After Castigating Video Games during Riots, France’s Macron Backpedals and Showers Them with Praise

French President Emmanuel Macron plays a video game next to Adrien Nougaret, aka ZeratoR, during a meeting with French esport video game players at the Elysee Palace in Paris, Friday June 3, 2022. (AP)
French President Emmanuel Macron plays a video game next to Adrien Nougaret, aka ZeratoR, during a meeting with French esport video game players at the Elysee Palace in Paris, Friday June 3, 2022. (AP)
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After Castigating Video Games during Riots, France’s Macron Backpedals and Showers Them with Praise

French President Emmanuel Macron plays a video game next to Adrien Nougaret, aka ZeratoR, during a meeting with French esport video game players at the Elysee Palace in Paris, Friday June 3, 2022. (AP)
French President Emmanuel Macron plays a video game next to Adrien Nougaret, aka ZeratoR, during a meeting with French esport video game players at the Elysee Palace in Paris, Friday June 3, 2022. (AP)

French President Emmanuel Macron is extending an olive branch to video gamers after previously linking computer games to rioting that rocked France earlier this year.

Posting on social media platform X, previously known as Twitter, Macron backpedaled on remarks in June where he blamed video games for having “intoxicated” some young rioters.

Those comments dismayed some in the gaming community, even beyond France. Japanese game director Kastuhiro Harada tweeted in response that “blaming something is a great way to escape the burden of responsibility.”

Macron started his unusually lengthy post this weekend with a mea culpa, saying: “I startled gamers.”

He then sought to clarify his thinking and showered video games and the industry with praise.

“Video games are an integral part of France,” Macron declared.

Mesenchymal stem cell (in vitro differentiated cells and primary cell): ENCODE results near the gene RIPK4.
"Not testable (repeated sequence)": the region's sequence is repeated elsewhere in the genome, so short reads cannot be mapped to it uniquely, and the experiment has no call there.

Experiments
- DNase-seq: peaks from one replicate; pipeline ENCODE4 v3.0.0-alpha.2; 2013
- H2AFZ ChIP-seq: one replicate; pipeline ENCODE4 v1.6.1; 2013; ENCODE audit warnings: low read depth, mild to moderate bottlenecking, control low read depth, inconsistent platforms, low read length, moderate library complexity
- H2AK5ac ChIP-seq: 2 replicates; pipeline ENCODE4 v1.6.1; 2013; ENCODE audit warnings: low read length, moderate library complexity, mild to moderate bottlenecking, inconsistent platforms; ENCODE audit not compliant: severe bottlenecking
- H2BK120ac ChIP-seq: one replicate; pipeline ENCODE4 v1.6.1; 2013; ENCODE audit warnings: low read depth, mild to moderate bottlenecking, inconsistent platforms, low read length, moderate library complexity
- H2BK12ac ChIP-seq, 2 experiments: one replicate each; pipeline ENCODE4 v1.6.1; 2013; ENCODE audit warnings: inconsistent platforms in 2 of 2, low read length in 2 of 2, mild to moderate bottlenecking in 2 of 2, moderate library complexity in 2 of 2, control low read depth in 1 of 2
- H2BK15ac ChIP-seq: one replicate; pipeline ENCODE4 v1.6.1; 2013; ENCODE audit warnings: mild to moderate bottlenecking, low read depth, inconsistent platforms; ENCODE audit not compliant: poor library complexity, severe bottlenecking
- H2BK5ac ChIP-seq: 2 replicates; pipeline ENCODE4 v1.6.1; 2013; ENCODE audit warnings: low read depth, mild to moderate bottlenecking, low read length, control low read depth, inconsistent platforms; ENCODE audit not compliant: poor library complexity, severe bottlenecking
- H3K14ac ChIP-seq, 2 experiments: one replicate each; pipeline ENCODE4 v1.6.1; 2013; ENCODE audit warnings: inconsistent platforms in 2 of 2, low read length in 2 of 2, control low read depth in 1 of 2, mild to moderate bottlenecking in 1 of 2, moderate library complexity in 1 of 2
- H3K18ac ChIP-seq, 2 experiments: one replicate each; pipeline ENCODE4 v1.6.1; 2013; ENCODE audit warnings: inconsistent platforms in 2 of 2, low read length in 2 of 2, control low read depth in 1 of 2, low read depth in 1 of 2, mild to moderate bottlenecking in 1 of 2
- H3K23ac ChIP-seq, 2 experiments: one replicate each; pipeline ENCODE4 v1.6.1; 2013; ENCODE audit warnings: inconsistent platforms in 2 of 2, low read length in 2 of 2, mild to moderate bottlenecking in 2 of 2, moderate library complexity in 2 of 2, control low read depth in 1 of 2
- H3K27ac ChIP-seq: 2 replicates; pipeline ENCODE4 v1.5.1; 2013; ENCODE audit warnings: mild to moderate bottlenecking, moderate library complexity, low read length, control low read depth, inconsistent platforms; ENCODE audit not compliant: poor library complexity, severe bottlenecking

“I expressed my concerns at the end of June because delinquents had used video game habits to trivialize the violence on social networks,” he said. “It is this violence that I condemn, not video games.”

The unrest started after the police shooting of Nahel Merzouk in the Paris suburb of Nanterre on June 27. The French-born 17-year-old of north African descent was stopped by two officers on motorbikes who subsequently alleged that he’d been driving dangerously. He died from a single shot through his left arm and chest.

From Nanterre, violent protests quickly spread and morphed into generalized nationwide mayhem in cities, towns and even villages that was celebrated on social networks.

In a government crisis meeting at the time, Macron accused social networks of playing “a considerable role” in the unrest and of fueling copycat violence and castigated video games.

“Among the youngest (rioters), this leads to a sort of escape from reality. We sometimes have the feeling that some of them are living out, on the streets, the video games that have intoxicated them,” Macron said.

His latest post, however, struck an entirely different tone.

“I have always considered that video games are an opportunity for France, for our youth and its future, for our jobs and our economy,” he said.

The industry “inspires, makes people dream, makes them grow!” Macron continued.

He concluded: “You can count on me.”



German Police Detain Suspected Stalker Ahead of Taylor Swift Concert

17 July 2024, North Rhine-Westphalia, Gelsenkirchen: US singer Taylor Swift performs on the stage at the Veltins Arena during the first concert in Germany as part of her "The Eras Tour". Photo: Marius Becker/dpa
17 July 2024, North Rhine-Westphalia, Gelsenkirchen: US singer Taylor Swift performs on the stage at the Veltins Arena during the first concert in Germany as part of her "The Eras Tour". Photo: Marius Becker/dpa
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German Police Detain Suspected Stalker Ahead of Taylor Swift Concert

17 July 2024, North Rhine-Westphalia, Gelsenkirchen: US singer Taylor Swift performs on the stage at the Veltins Arena during the first concert in Germany as part of her "The Eras Tour". Photo: Marius Becker/dpa
17 July 2024, North Rhine-Westphalia, Gelsenkirchen: US singer Taylor Swift performs on the stage at the Veltins Arena during the first concert in Germany as part of her "The Eras Tour". Photo: Marius Becker/dpa

German police said Thursday that they detained a man suspected of stalking Taylor Swift ahead of the first of three shows by the pop star in the western city of Gelsenkirchen.
The man was detained following tips from organizers of the event, police said in a statement. They said he had previously made threats against the singer, German news agency dpa reported. They gave no more details of the man or the background to the incident.
Police said that Wednesday evening's concert, attended by about 60,000 people, went peacefully.
The American superstar has shows in Gelsenkirchen on Wednesday, Thursday and Friday as part of her Eras Tour.
Ahead of the concerts, the city put up signs temporarily renaming itself “Swiftkirchen" and honored the singer on a “Walk of Fame” that commemorates local celebrities.
After Gelsenkirchen, Swift plans concerts in two other German cities, Hamburg and Munich.